Although I’m sure the buying price for a city councilman is much lower than it is for a state senator or a governor, so there would definitely be some benefits for certain interests.

      1. You’re right. The state has done a fine job with transportation over the years. How is the hundreds of millions of dollars lost on Rt 460 without a shovel of dirt being dug coming along? Has the former governor been assigned a jail cell yet?

        1. LifeOnTheFallLine Avatar

          The state HAS done a fine job with transportation over the years, although far from perfect. Just because the current system is imperfect doesn’t mean there aren’t worse systems waiting in the wings.

          1. TooManyTaxes Avatar

            Point well stated. The federal government should continue involvement in the Interstates and other major transportation facilities with interstate and international implications, but otherwise get out of the funding business. Uncle Sam funds projects that lobbyists want. The federal gas tax should be cut accordingly and the state gas taxes raised by the same amount.

            We have situations where regional and local needs go unfunded to shift the money to some landowner’s investment. For example, many people in southeast D.C. daily watch full buses go by them while we built bullet trains in California. Local spot improvements remain unfunded while lobbyists got the Silver Line funded despite the fact the project did NOT meet federal funding guidelines. Since the line is built I support its use, but the fact remains the Silver Line did not qualify for federal funding under the grandfathered FTA regs. It received funding because of lobbyists.

            As far as state versus local control of roads are concerned, Fairfax County (and other counties) could take over local streets from VDOT, but the BoS does not want local control. Further, Maryland transportation advocates regularly complain about the inability to get things done because control over roads is split between the State, county and municipality. LOTFL’s statement, “Just because the current system is imperfect doesn’t mean there aren’t worse systems waiting in the wings” rings true with me.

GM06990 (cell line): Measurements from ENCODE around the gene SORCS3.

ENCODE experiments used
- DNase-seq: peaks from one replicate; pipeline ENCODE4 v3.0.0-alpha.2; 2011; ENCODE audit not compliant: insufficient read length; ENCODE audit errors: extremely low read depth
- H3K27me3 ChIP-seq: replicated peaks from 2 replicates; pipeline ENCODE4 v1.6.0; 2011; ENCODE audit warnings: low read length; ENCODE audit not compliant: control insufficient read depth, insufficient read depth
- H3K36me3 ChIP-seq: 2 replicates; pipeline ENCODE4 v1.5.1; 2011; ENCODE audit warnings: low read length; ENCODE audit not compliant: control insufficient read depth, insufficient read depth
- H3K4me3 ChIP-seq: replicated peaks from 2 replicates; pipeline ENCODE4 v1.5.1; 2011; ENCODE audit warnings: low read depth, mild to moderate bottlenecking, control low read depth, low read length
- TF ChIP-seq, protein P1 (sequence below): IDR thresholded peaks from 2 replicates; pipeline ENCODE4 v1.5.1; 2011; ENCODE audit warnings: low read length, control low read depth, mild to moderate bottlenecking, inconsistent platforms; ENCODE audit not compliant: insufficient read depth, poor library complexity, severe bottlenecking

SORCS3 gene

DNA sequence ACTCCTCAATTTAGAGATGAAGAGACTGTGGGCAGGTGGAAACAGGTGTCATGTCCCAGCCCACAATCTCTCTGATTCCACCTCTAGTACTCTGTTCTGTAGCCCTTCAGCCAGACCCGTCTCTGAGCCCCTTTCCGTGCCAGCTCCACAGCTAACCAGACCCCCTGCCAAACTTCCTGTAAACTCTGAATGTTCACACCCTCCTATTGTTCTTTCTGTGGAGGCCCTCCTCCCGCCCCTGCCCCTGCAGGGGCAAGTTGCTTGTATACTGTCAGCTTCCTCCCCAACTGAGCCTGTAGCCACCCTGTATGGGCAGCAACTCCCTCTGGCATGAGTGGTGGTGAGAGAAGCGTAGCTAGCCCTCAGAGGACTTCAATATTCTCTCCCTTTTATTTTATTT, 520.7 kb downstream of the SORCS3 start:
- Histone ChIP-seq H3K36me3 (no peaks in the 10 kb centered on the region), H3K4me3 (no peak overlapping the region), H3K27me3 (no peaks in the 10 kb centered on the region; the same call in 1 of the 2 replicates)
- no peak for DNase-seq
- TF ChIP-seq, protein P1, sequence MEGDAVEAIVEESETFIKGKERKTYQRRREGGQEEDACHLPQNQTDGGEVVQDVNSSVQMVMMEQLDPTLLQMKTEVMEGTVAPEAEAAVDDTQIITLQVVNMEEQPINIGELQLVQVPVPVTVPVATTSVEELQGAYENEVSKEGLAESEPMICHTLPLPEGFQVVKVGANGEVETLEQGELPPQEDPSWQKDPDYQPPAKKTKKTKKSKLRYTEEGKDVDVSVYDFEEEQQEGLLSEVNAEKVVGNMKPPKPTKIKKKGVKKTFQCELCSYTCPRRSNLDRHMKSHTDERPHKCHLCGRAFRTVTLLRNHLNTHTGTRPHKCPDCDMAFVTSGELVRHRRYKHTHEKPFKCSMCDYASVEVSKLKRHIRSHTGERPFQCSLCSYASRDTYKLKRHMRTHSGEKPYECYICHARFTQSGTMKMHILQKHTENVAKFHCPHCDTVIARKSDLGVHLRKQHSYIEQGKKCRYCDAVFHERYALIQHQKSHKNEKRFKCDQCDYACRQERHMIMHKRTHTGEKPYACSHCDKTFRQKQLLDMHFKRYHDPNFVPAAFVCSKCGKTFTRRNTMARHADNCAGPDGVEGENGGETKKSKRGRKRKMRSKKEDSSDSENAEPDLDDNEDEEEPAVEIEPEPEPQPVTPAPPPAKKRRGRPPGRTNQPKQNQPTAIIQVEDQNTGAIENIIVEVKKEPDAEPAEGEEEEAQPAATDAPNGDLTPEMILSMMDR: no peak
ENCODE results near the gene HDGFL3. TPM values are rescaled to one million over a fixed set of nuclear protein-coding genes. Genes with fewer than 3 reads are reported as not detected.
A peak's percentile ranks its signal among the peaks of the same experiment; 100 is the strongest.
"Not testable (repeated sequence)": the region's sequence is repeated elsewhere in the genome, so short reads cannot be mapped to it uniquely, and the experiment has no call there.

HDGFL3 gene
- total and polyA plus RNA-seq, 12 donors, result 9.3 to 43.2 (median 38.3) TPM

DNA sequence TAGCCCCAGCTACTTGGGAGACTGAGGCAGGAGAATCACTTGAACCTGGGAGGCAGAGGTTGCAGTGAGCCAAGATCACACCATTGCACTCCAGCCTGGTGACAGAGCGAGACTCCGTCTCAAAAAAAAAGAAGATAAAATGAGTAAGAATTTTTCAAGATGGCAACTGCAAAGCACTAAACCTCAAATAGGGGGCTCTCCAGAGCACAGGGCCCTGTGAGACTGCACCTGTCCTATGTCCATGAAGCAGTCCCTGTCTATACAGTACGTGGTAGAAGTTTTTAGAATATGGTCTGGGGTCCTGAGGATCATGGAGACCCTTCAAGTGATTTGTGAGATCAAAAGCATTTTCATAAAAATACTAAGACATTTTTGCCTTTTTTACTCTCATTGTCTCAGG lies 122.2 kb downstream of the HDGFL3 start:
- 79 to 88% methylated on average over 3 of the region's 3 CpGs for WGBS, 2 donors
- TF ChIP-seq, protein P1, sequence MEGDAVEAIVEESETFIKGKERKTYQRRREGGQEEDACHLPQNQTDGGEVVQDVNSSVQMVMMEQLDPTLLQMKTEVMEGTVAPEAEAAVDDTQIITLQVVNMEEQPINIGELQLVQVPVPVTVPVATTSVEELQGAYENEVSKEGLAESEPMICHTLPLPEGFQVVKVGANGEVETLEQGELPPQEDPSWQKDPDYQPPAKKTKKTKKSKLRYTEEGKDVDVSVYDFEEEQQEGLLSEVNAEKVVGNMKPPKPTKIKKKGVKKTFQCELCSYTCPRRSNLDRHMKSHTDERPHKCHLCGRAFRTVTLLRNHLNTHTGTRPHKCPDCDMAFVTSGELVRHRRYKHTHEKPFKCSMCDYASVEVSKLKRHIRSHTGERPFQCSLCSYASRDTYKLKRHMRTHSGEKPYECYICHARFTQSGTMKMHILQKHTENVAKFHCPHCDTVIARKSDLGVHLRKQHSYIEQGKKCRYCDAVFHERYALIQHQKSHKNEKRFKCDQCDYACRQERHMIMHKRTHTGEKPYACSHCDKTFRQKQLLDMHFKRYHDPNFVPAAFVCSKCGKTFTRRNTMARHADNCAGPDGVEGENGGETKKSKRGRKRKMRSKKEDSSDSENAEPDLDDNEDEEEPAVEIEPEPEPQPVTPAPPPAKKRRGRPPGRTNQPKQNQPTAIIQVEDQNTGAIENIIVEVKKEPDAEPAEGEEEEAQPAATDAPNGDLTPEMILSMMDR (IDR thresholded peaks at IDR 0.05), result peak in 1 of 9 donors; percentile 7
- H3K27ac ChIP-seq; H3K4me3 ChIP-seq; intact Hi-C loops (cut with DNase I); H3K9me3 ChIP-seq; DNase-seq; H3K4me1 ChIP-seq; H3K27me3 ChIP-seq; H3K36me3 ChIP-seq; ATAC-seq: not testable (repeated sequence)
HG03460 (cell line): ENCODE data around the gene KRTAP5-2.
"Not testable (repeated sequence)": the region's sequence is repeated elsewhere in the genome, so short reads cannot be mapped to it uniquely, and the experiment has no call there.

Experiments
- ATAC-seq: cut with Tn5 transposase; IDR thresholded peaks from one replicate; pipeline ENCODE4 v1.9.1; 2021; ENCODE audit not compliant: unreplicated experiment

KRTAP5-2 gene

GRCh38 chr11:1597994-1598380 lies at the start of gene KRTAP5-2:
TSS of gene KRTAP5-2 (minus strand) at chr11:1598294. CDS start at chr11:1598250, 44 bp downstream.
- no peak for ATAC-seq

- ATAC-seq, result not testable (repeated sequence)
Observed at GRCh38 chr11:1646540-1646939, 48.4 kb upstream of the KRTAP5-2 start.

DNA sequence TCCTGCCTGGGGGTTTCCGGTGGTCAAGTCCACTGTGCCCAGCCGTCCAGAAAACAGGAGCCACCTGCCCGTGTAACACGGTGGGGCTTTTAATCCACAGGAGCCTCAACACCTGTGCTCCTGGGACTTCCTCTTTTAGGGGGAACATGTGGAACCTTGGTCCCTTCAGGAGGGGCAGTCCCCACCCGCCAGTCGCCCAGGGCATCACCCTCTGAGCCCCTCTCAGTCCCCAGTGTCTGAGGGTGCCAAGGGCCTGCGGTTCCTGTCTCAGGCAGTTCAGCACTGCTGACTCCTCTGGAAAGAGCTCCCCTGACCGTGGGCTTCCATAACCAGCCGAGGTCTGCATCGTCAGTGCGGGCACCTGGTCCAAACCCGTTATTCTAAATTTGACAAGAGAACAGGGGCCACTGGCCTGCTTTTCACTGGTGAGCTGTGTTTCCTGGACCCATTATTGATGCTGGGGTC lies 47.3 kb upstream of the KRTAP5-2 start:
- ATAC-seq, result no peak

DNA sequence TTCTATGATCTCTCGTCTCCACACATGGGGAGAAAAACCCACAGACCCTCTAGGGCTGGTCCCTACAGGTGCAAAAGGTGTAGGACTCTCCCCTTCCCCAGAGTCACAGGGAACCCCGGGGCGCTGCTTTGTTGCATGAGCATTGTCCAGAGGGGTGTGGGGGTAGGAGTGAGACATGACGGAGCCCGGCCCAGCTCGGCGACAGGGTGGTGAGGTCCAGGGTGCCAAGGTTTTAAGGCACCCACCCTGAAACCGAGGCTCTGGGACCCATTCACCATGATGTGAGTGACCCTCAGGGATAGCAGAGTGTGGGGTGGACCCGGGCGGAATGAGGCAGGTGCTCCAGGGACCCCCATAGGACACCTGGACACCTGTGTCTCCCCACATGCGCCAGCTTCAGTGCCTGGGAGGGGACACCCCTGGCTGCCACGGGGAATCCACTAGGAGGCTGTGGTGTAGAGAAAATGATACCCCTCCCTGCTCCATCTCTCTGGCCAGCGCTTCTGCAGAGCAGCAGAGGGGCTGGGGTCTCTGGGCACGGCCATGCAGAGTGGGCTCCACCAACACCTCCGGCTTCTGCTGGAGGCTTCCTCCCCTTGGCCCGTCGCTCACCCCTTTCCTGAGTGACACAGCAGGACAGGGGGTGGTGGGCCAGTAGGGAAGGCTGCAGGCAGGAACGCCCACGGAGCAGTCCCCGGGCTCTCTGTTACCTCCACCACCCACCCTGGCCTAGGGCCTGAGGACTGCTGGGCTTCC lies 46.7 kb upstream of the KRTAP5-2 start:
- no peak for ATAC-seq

3. larryg Avatar

    I support the local option taxes for NoVa and Hampton. I’d like to see Fredericksburg get that option also.

    Let me point out something though.

    In the current “states’rights” mentality now in vogue with Conservatives – think about what the Interstate highway system would have looked like with 50 different ideas of what it should look like.

    and think about what would have happened to the interstate highway system had it not be for the FHWA – NOT little localities degrade the “limited access” standard.

    want proof? Look at what has happened to US signed highways like US 29 or US 50 or US 17 , Route 1… there were the original interstate concept except they made a huge mistake and let the DOTs and localities decide how to do land use adjacent to them.

    now these roads are pretty much abandoned as roads that one could use to get from one locale to another – they’ve just become – more or less – “local” roads.

    Imagine what the Washington Beltway – I-495 would look like if you let Fairfax, Arlington and Loudon county make decisions about “limited access”.

    I-495 would end up like US 29, 50 and route 1.

    Clown Show , indeed.

    1. “Imagine what the Washington Beltway – I-495 would look like if you let Fairfax, Arlington and Loudon county make decisions about “limited access”.”

      It would look like the Beltway – 4 lanes in Virginia narrowing down to 2 lanes in Maryland with no engineering to handle the runoff. Or like Rt 66 – 2 lanes in Arlington with no plans for expansion but $2B being considered for expansion further west.

      1. larryg Avatar

        DonR – what do you think caused “bypasses” to be built? Why did they have to “bypass” the original road? What was/is the rationale for the Charlottesville Bypass of US 29?

      2. slowlane Avatar

        DonR: A correction — the Beltway (95/ 495) is 8 lanes in its entirety through Maryland. And since its 2008 reconstruction, the Woodrow Wilson Bridge has been 12 lanes.

        1. Drive from the Cabin John (American Legion) bridge toward I-95 in Maryland. The beltway drops to three and then two lanes (in that direction) immediately after the 270 split. Eventually it widens back to four lanes but that choke point is permanently congested.

          The Wilson Bridge expansion took a long time but it solved the choke point problem at the bridge.

          1. TooManyTaxes Avatar

            Maryland is not interested in making any changes to the American Legion Bridge unless the new Governor has different ideas. The State has said so on a number of occasions.

  4. We are on the verge of another revolution in transportation: self driving vehicles. This is going to require major investment and coordination, on a national level. –Which is to say, devolving to local oversight alone is likely to set us back significantly. (Apologies to the spontaneous organization zealots in the crowd.)